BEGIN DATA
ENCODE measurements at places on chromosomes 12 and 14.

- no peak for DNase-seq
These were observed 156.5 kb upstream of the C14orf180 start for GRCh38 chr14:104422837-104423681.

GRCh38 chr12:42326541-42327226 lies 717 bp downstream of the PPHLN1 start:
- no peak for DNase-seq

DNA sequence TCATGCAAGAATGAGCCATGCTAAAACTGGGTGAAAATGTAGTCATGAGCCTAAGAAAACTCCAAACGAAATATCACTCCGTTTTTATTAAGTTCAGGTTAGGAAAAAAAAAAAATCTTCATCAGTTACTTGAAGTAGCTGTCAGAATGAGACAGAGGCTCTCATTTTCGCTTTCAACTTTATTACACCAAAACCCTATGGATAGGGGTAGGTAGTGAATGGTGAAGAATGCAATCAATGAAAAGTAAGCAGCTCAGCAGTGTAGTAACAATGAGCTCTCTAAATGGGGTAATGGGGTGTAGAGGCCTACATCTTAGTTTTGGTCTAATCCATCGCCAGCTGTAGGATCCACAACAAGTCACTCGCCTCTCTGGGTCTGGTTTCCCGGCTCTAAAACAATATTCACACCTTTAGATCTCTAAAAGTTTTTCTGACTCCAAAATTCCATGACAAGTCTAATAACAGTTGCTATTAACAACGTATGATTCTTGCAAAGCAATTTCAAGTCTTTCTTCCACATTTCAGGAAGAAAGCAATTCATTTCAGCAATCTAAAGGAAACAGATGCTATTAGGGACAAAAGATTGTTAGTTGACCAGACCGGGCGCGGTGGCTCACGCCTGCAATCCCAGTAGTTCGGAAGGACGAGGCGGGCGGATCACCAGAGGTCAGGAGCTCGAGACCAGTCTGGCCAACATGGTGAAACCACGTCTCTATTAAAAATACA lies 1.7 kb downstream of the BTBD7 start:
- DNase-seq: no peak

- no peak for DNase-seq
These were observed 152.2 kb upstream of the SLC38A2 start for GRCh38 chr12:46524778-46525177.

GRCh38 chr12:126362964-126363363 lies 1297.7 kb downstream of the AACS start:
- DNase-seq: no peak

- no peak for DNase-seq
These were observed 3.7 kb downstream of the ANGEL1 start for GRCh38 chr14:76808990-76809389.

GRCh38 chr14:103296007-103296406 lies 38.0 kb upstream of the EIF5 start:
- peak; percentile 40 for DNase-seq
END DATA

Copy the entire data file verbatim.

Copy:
ENCODE measurements at places on chromosomes 12 and 14.

- no peak for DNase-seq
These were observed 156.5 kb upstream of the C14orf180 start for GRCh38 chr14:104422837-104423681.

GRCh38 chr12:42326541-42327226 lies 717 bp downstream of the PPHLN1 start:
- no peak for DNase-seq

DNA sequence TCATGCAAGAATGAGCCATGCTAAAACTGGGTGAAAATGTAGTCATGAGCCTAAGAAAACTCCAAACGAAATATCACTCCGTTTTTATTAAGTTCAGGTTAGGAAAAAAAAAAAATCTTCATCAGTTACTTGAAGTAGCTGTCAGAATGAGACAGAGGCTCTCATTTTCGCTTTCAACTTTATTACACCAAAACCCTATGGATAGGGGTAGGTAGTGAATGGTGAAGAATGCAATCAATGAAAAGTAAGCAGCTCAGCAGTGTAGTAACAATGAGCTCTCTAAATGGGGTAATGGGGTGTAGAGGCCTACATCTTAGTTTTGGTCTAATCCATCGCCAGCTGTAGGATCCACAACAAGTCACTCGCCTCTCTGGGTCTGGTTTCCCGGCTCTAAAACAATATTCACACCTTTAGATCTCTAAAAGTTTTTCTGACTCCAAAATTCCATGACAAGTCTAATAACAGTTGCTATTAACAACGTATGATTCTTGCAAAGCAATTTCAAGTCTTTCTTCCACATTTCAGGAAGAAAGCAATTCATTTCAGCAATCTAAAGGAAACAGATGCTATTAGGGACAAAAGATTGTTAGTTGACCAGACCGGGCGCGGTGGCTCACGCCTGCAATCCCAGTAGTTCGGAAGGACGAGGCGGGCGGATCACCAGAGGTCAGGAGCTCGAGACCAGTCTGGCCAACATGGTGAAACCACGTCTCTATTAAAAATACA lies 1.7 kb downstream of the BTBD7 start:
- DNase-seq: no peak

- no peak for DNase-seq
These were observed 152.2 kb upstream of the SLC38A2 start for GRCh38 chr12:46524778-46525177.

GRCh38 chr12:126362964-126363363 lies 1297.7 kb downstream of the AACS start:
- DNase-seq: no peak

- no peak for DNase-seq
These were observed 3.7 kb downstream of the ANGEL1 start for GRCh38 chr14:76808990-76809389.

GRCh38 chr14:103296007-103296406 lies 38.0 kb upstream of the EIF5 start:
- peak; percentile 40 for DNase-seq